Being happy together is the easy part. The hard part is navigating away from heated arguments.


23. Reasonable Expectations

I first said this as a joke but quickly realized that there is a lot of truth in this statement:

“The secret to a happy marriage is low expectations.”

Keep all expectations of your spouse reasonable and well communicated.


24. Being Honest Always

Going on 12 years over here. I gotta say it’s honesty. Sometimes brutal honesty. The most powerful bond is trust.

I know my wife will always be honest no matter how important the subject matter is.

Lying and dishonesty can break realities. Having that understanding of sharing everything, even if the truth hurts at first, is what makes us a power couple.

Also, it is SO helpful to have someone in my life who isn’t afraid to tell me “Hey, you would look way better in this outfit than the one you’re wearing” before I go and make a buffoon of myself. 😂


25. Respect

Be respectful. Treat your significant other better, not worse, than a random or a store worker. Don’t have assumptions about relationships that you haven’t put into words. Don’t be a dick. Don’t keep score. Don’t put up with bullshit. Don’t cause bullshit. Remember both of you can leave at any time. There are no chains, you’re only together tomorrow if you both agree to that. Don’t have pointless rules. Don’t make ultimatums you don’t mean. Don’t sulk, use your words. Be nice for no reason. Don’t listen to the people who say marriage shouldn’t be an effort and don’t listen to the people who say it’s really hard work. Learn your partner’s boundaries and respect them even if you don’t understand them. Have financial conversations early on.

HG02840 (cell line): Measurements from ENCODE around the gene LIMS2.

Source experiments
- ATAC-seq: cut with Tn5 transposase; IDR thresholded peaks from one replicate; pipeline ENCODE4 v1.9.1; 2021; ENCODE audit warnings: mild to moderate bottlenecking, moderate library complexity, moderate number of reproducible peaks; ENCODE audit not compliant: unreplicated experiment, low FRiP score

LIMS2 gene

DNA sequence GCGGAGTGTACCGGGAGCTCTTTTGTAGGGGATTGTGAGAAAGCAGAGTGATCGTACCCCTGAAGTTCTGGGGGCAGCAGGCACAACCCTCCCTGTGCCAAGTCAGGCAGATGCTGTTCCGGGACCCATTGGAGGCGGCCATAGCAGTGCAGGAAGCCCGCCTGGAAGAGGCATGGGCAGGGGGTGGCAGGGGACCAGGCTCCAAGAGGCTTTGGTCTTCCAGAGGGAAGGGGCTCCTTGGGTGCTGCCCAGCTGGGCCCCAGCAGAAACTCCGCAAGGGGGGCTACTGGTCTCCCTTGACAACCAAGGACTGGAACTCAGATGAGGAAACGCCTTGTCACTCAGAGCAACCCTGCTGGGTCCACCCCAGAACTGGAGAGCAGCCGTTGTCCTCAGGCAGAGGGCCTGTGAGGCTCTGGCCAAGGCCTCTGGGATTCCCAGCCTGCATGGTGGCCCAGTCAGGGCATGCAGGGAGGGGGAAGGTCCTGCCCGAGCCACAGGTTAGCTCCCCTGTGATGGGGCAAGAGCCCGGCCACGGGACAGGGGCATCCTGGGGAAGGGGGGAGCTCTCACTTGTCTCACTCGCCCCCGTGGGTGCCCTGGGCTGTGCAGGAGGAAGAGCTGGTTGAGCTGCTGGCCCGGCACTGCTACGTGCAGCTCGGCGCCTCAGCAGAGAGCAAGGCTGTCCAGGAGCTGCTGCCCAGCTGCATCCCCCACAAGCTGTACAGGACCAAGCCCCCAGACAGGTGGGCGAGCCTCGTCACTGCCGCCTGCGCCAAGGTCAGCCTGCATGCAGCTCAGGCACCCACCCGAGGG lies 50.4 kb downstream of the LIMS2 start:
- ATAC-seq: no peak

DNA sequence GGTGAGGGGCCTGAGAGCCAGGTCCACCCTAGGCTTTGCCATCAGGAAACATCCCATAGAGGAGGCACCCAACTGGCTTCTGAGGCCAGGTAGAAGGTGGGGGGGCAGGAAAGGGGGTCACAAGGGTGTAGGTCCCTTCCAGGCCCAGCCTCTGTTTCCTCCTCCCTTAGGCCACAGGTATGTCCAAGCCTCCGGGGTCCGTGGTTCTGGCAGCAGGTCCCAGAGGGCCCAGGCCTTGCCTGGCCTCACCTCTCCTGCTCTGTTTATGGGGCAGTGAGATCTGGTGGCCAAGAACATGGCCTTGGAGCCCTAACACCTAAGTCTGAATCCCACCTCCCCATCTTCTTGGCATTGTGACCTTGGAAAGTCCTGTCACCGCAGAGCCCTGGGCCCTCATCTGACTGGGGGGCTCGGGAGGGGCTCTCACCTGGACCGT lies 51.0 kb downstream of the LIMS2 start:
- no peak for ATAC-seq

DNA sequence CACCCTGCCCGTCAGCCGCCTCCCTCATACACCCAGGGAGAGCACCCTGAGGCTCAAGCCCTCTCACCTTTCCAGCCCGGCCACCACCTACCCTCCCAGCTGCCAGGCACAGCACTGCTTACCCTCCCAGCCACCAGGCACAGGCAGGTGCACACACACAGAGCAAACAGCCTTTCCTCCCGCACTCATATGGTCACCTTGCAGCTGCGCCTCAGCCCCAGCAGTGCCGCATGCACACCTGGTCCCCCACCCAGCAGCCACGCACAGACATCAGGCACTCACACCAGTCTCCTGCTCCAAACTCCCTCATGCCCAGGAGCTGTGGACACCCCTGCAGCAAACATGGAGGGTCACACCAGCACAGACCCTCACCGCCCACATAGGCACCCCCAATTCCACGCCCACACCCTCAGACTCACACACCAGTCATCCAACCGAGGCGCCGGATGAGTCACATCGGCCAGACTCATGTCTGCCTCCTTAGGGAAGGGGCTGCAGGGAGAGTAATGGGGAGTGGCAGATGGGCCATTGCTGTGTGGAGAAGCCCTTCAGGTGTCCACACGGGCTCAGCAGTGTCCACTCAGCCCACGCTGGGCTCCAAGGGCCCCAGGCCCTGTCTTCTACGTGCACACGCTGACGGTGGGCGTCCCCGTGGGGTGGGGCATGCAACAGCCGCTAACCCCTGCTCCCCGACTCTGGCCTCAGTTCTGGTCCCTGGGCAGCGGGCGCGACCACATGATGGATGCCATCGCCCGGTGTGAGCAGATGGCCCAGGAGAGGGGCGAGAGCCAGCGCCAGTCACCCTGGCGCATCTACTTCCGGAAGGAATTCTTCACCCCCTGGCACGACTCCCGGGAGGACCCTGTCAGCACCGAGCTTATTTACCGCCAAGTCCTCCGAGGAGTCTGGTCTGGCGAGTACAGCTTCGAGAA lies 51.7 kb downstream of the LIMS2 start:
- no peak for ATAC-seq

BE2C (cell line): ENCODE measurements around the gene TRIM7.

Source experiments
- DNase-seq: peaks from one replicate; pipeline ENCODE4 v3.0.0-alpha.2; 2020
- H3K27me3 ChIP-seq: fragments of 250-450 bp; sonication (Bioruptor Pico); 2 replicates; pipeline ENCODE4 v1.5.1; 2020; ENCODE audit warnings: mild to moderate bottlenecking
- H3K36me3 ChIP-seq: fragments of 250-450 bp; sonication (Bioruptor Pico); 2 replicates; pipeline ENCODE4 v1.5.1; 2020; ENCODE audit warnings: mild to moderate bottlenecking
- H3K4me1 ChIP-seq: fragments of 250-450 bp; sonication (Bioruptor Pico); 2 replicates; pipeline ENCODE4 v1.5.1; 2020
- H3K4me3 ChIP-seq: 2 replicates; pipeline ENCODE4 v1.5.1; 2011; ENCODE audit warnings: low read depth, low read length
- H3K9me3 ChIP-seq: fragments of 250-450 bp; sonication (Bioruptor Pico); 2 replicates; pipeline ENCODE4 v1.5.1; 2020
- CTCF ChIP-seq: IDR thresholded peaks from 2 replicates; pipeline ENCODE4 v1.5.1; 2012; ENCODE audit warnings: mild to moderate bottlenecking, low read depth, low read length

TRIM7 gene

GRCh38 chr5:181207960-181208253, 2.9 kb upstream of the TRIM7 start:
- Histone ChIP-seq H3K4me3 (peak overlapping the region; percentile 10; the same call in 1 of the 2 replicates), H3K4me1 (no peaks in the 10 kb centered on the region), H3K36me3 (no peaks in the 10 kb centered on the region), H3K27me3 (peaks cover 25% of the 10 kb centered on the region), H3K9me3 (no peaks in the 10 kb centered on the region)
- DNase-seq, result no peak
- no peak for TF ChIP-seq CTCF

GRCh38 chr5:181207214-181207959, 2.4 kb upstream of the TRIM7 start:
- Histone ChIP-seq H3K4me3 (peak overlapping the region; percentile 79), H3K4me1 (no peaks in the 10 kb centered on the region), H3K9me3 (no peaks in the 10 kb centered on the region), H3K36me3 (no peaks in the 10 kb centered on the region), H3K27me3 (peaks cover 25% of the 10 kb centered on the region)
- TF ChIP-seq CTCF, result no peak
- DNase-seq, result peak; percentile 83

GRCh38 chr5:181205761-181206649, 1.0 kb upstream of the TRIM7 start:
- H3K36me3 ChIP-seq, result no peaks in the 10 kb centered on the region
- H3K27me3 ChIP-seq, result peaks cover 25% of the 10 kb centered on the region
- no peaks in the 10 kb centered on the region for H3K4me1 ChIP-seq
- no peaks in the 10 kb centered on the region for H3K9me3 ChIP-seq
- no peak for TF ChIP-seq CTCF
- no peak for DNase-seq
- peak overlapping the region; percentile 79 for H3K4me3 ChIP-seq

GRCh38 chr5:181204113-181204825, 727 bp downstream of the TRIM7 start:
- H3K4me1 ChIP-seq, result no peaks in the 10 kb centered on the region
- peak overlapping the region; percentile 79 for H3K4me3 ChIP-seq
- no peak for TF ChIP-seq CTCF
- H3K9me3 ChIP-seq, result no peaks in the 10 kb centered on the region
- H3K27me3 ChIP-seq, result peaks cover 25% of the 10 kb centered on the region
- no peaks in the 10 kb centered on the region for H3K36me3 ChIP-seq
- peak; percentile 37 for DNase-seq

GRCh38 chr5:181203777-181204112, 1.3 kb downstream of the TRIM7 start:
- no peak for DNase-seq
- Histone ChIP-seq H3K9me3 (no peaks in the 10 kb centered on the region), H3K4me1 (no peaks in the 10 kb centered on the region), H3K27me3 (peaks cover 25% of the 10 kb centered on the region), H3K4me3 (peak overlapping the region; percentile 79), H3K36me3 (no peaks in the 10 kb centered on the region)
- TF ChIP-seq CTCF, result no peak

26. Problem Solving Together

Marriage isn’t about having a relationship without problems, it’s about having a relationship that solves problems effectively.


27. Do Things Together And Apart

Have your own space. Your own hobbies. Your own friends. Separate vacations.

Do stuff together too of course, just don’t forget about yourself.

22 years and going strong because we spend time together intentionally, not exclusivity.

Edit: I think we got lost on the “separate vacations” part. Maybe I should have said “travel” or “take trips”?

Let me spell it out more clearly: I like camping, my wife doesn’t. She has a best friend a 5 hour flight away, I don’t want to have to go too, but don’t want to keep her from her friend. We definitely travel together and enjoy those trips where we have mutual interests.

I’m encouraged by the posts of partners that enjoy their time together, my advice is to not let togetherness eliminate your own wants and needs. That all.


28. Heal Yourself

Work on your shit. Everyone has baggage. Work on it individually and together. Talk to each other. Flirt with your SO. Make each other laugh. Be your weird-ass self and let them be their weird-ass self.


29. Conflict Styles

Understanding different conflicts styles.

I took an interpersonal conflict class for my com minor and it has been one of the most helpful things in my marriage. In the class, I learned that people go about arguing in different ways and sometimes they can clash. I yell when I get upset and my husband gets quiet and withdraws, which makes me more upset so I yell more, which leads to him withdrawing more. Understanding how we each respond and working to come closer to the middle has helped keep us from spiraling when we do fight.

Also, we each have our own blankets which makes bedtime a lot calmer.


30. Best Friends And Lovers

Work always to be ‘best friends & lovers’. Never forget the mental or physical sides of marriage. Oh – and laugh a lot..

Married 50 years next year.